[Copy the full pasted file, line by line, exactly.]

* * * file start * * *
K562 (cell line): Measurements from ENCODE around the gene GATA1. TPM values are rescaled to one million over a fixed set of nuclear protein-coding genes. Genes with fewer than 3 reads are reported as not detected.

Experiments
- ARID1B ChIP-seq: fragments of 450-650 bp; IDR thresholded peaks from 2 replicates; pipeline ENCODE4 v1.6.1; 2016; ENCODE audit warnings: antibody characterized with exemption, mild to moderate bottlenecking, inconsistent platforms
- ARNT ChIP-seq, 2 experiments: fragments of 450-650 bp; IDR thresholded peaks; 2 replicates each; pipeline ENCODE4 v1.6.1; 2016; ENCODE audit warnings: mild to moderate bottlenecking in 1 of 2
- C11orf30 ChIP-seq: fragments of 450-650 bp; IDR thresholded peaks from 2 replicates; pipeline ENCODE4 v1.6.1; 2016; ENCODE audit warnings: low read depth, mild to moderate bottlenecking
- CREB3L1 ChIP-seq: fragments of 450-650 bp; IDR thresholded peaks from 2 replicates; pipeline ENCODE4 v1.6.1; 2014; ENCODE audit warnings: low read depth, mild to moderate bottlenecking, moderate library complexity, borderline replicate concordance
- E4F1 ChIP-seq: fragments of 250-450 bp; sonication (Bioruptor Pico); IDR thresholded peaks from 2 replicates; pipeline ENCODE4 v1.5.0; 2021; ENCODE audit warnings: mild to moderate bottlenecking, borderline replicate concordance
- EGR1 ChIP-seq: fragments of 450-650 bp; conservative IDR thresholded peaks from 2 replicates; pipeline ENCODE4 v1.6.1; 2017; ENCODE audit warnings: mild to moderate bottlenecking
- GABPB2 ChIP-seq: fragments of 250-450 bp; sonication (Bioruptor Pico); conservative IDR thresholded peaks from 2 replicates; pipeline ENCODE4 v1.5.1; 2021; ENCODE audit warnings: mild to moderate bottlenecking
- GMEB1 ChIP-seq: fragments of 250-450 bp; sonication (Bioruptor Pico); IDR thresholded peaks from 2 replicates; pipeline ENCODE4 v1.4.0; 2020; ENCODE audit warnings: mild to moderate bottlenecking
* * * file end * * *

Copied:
K562 (cell line): Measurements from ENCODE around the gene GATA1. TPM values are rescaled to one million over a fixed set of nuclear protein-coding genes. Genes with fewer than 3 reads are reported as not detected.

Experiments
- ARID1B ChIP-seq: fragments of 450-650 bp; IDR thresholded peaks from 2 replicates; pipeline ENCODE4 v1.6.1; 2016; ENCODE audit warnings: antibody characterized with exemption, mild to moderate bottlenecking, inconsistent platforms
- ARNT ChIP-seq, 2 experiments: fragments of 450-650 bp; IDR thresholded peaks; 2 replicates each; pipeline ENCODE4 v1.6.1; 2016; ENCODE audit warnings: mild to moderate bottlenecking in 1 of 2
- C11orf30 ChIP-seq: fragments of 450-650 bp; IDR thresholded peaks from 2 replicates; pipeline ENCODE4 v1.6.1; 2016; ENCODE audit warnings: low read depth, mild to moderate bottlenecking
- CREB3L1 ChIP-seq: fragments of 450-650 bp; IDR thresholded peaks from 2 replicates; pipeline ENCODE4 v1.6.1; 2014; ENCODE audit warnings: low read depth, mild to moderate bottlenecking, moderate library complexity, borderline replicate concordance
- E4F1 ChIP-seq: fragments of 250-450 bp; sonication (Bioruptor Pico); IDR thresholded peaks from 2 replicates; pipeline ENCODE4 v1.5.0; 2021; ENCODE audit warnings: mild to moderate bottlenecking, borderline replicate concordance
- EGR1 ChIP-seq: fragments of 450-650 bp; conservative IDR thresholded peaks from 2 replicates; pipeline ENCODE4 v1.6.1; 2017; ENCODE audit warnings: mild to moderate bottlenecking
- GABPB2 ChIP-seq: fragments of 250-450 bp; sonication (Bioruptor Pico); conservative IDR thresholded peaks from 2 replicates; pipeline ENCODE4 v1.5.1; 2021; ENCODE audit warnings: mild to moderate bottlenecking
- GMEB1 ChIP-seq: fragments of 250-450 bp; sonication (Bioruptor Pico); IDR thresholded peaks from 2 replicates; pipeline ENCODE4 v1.4.0; 2020; ENCODE audit warnings: mild to moderate bottlenecking